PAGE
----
I don't particularly "tribe" well.
I mean, I knew it. But I don't think I realized how much until relatively recently.
(I'm going to include an uncharacteristically rude disclaimer here. If in reading you're spurred to respond with a whatabout, a whatif, a you need to realize, or, gods help you, a don't you want to, scroll on past and take it elsewhere. My boundaries have gained a few reactive layers recently. And while I'm not unwilling to tell people I like to do something anatomically uncomfortable, I'd rather not make it a habit. Cheers.)
I think I started noticing from all the tribing going on, as fast and furious as the events that keep on shocking this particular episode of 2020. The fast and furious cries for allegiance, changing by the hour and contradicting each other by the minute.
Declare your allegiance here,
show your support there,
shut up and let other voices speak,
why aren't you talking?
We judge you for that.
Oh, yeah, and that too.
(It's the "silence means consent" banner waving that really gives me the willies. Seriously, have you lot stopped for one minute to think about how rapey you sound? Creepy. And that's even if the phrase wasn't bullshit back when Cromwell used it to railroad More all the way to the gallows and still bullshit today. Creepy bullshit.)
I'm bad enough at tribing when the rules are clear and consistent, or try to be. Too neutral good. Too chaotic to go for loyalty over honor, too lawful to break taboos for the hell of it.
I didn't manage it in the Corps. I was nobody's idea of a stellar Marine, had some espirit de corps issues, and was too stubborn to hide it. Without picking at too many scars, let's just say I wound up in an armory for reasons.
I still couldn't tell you why I extended my contract three months to go to Afghanistan when I firmly planned to finish my first enlistment and leave. Maybe it was the bonus money, maybe a workup and deployment sounded better than whatever bullshit work details I'd be doing with the sick, lame, and lazy at Lejeune, maybe I wanted to go with a handful of people I'd dropped to the fleet with one more time. But even earning bloodstripes and tangling with genius was too little, too late.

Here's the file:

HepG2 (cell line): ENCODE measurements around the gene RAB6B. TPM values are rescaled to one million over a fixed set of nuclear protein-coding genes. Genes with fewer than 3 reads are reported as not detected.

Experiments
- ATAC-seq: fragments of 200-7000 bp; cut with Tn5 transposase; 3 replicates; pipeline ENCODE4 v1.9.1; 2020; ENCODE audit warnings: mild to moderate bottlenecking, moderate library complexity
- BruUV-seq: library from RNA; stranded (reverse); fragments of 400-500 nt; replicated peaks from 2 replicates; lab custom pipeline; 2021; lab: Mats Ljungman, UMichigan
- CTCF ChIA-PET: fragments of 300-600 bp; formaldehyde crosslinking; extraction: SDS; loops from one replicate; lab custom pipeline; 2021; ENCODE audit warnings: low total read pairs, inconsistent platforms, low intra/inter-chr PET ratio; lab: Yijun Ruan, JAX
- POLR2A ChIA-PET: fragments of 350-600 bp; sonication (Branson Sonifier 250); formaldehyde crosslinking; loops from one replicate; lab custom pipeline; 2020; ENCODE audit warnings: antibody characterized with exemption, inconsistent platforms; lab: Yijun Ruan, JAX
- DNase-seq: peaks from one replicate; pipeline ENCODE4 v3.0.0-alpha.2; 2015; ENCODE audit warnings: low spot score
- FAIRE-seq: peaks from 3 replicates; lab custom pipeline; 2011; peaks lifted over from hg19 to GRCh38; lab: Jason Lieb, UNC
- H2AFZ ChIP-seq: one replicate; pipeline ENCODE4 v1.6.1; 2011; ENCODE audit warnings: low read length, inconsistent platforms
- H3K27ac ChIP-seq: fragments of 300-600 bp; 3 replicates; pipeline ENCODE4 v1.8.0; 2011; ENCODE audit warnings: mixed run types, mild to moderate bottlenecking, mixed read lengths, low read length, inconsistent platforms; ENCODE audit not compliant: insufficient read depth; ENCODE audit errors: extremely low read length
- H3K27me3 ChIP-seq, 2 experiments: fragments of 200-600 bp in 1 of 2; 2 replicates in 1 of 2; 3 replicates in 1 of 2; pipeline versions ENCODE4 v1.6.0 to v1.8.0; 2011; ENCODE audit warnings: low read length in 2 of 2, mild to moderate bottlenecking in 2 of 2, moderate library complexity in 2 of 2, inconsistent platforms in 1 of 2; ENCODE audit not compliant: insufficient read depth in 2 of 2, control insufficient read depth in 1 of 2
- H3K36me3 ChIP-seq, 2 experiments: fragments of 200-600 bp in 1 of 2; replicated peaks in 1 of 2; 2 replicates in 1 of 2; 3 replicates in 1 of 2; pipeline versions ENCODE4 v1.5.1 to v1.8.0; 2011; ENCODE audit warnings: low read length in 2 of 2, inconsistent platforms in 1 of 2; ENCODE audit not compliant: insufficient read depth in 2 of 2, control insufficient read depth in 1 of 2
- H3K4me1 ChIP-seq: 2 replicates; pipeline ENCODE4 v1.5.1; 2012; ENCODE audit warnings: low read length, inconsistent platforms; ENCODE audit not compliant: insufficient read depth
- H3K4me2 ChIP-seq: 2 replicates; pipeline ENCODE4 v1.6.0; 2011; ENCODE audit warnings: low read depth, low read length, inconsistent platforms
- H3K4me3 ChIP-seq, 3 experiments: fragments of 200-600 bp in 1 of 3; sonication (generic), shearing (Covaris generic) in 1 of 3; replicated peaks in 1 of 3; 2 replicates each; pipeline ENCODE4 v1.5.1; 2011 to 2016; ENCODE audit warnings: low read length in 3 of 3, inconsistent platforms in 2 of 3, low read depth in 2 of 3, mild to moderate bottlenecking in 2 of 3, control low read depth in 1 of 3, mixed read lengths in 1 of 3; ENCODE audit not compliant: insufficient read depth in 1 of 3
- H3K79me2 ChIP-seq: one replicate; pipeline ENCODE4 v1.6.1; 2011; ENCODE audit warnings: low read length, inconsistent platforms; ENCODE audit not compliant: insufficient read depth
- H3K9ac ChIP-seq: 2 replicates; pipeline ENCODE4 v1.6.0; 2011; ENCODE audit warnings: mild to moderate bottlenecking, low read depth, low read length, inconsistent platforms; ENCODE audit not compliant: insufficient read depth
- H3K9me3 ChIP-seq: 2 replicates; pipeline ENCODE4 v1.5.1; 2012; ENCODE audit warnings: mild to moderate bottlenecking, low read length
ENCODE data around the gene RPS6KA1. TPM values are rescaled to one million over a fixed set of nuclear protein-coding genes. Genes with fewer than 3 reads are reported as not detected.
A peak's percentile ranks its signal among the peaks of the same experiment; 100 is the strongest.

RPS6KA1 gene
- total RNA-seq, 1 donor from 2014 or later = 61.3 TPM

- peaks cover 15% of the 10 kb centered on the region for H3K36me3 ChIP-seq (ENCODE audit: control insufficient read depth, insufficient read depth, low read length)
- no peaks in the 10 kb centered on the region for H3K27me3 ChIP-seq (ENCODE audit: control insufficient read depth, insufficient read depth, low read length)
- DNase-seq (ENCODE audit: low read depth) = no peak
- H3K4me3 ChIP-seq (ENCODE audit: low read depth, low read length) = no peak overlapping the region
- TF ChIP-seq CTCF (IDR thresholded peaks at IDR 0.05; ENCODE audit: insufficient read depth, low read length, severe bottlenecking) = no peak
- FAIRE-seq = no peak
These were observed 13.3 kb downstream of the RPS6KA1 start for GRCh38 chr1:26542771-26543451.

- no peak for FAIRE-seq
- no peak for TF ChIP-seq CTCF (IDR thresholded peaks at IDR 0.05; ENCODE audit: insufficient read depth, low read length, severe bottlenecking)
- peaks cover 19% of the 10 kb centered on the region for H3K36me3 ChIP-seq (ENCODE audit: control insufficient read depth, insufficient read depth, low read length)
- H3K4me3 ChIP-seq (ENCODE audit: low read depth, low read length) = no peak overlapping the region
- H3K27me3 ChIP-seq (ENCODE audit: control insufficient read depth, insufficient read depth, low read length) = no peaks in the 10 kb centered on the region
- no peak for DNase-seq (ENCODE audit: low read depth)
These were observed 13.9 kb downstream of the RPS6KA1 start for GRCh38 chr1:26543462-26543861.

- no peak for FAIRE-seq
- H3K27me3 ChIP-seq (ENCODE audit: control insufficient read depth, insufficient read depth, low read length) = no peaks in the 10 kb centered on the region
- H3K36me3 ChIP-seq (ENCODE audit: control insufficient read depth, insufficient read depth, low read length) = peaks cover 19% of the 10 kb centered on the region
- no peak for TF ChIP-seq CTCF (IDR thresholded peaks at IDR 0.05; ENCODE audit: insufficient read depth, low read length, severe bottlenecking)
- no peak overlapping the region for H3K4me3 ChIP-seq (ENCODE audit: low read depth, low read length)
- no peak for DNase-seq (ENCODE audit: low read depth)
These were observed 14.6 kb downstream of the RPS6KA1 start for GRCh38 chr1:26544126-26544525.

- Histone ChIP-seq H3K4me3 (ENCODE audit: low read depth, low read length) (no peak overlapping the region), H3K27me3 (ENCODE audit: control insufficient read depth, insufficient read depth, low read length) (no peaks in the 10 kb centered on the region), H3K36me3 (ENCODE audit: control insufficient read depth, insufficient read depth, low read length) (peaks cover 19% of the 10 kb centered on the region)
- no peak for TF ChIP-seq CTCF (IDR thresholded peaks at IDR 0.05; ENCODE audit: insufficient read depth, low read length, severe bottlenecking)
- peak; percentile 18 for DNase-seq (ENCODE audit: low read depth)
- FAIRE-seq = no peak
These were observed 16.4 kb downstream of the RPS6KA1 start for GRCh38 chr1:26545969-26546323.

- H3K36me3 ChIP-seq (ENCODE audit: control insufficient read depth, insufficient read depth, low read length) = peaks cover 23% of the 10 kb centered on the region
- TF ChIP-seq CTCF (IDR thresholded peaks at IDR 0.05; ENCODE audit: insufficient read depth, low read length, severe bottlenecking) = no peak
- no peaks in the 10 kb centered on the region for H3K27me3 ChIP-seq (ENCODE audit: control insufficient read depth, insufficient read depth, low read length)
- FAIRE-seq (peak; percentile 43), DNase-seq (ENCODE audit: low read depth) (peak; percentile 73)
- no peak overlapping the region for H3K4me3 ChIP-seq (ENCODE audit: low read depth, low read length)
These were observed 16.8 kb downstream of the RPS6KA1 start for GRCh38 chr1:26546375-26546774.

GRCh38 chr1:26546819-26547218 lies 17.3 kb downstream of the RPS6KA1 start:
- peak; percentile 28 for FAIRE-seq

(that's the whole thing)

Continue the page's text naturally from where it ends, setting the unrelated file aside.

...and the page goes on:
I convinced myself it was for the best. Especially a few years later, when better Marines than me were shown the door in the post-Iraq drawdowns.
Then there was the theater, and I've already gone on about how that pile of good intentions and youthful energy turned into fair-weather friends and the resume of a minor Batman villain.
I get along with individuals, couples, small groups just fine. But any group too big to sit at the same table at Denny's finds a common cause and I start scanning for the exits.
Twice bitten and tribeless. When the tribes are demanding more every day. To their detriment, I think. Nobody else seems to bother stopping to think about it.
"Why aren't you declaring?! People like you would've turned in Anne Frank!"
"Riiiight. Because Miep, Kraler, and Koophuis shouted what they were doing to the crowd from their front doorstep every fucking night. Keep rolling with that."
I've always hated exclusivity. I was always the big guy. But I was also the big, awkward, quiet kid. If I wasn't being left out, I knew some poor fucker that was. Often, THE poor fucker that was. To this day, VIP sections make me uncomfortable. Even if I'm there on business and don't know anyone else, I can almost feel some poor bastard being left out.
A silly worry, maybe. Especially with so many more out there with much more to worry about. But it's an honest one. And if nothing else, this past week has been about fear. About worry. About anger. About frustration. About being worn the fuck out. About hope.
Not what anyone wants to hear nowadays, I know. But the 72hr rule isn't much help when things are still going on over a week later.
Take care of yourselves out there.